The Japanese government is considering expanding its state of emergency in an effort to counter a steep rise in coronavirus infections.
The declaration currently covers Tokyo and three neighboring prefectures. It went into effect last Friday and will remain in place until February 7.
Prime Minister Suga Yoshihide updated members of his ruling coalition about the situation on Tuesday.
Suga said, "Outside the Tokyo area... infections are spreading rapidly in Osaka and other prefectures. The government will consider expanding the state of emergency to cover these."
Osaka, Hyogo and Kyoto prefectures are expected to be included in the measure as early as Wednesday.
The governors of Tochigi, Aichi and Gifu prefectures have also asked that the declaration be applied in their prefectures.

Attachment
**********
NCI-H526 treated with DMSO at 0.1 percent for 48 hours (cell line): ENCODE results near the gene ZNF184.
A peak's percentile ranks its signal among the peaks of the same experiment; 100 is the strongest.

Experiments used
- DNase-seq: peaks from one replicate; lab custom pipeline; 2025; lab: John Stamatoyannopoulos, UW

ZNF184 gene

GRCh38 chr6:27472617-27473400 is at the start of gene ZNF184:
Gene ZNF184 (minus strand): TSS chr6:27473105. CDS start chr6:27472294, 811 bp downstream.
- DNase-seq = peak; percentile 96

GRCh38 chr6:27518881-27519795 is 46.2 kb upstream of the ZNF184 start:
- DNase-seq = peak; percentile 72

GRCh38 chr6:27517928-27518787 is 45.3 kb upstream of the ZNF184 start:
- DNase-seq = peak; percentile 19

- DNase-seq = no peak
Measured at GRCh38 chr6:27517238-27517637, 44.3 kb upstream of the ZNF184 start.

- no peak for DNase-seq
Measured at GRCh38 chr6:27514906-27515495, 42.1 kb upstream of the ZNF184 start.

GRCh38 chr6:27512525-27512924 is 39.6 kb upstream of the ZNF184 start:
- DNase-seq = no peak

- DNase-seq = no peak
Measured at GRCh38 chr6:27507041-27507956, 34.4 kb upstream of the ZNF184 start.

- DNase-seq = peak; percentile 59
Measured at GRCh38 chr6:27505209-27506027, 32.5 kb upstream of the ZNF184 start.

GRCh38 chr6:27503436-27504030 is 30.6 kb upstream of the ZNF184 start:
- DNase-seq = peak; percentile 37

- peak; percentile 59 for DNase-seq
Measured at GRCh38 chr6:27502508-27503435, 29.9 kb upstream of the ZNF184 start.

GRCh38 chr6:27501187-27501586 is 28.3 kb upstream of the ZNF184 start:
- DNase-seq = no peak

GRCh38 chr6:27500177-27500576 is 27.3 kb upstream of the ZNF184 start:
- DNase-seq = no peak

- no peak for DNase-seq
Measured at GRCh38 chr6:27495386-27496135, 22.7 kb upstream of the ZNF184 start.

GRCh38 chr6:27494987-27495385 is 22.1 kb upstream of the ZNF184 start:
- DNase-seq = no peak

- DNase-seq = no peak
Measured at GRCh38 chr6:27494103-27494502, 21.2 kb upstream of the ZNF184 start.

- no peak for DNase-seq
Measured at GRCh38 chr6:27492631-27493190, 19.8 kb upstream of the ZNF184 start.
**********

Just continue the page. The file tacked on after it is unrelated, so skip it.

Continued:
A state of emergency is less strict in Japan than in many western countries. It gives prefectural governors legal authority to urge residents to cooperate with prevention efforts. But there are no legal penalties for failing to comply.
Officials in Tokyo reported 970 new coronavirus cases on Tuesday... after a long weekend. 144 people in the capital are in serious condition. That figure is the highest to date.
Experts say the strain on the medical system in the capital is much more serious than during the first wave of infections in last spring.
President of Tokyo Medical Association Ozaki Haruo said, "If the daily tally of new infections in Tokyo remains as high as 2,000 , it will be difficult to keep up. As soon as we expand capacity... it is filled immediately."
Officials from the central government have consulted with lawmakers from the main ruling Liberal Democratic Party about plans to revise a key anti-virus law.
It would enable prefectural governors to take pre-emptive measures before a state of emergency is declared. It would also allow penalties for businesses that do not comply with requests to shorten their operating hours.
Across the country, health authorities reported more than 4,500 new coronavirus cases on Tuesday.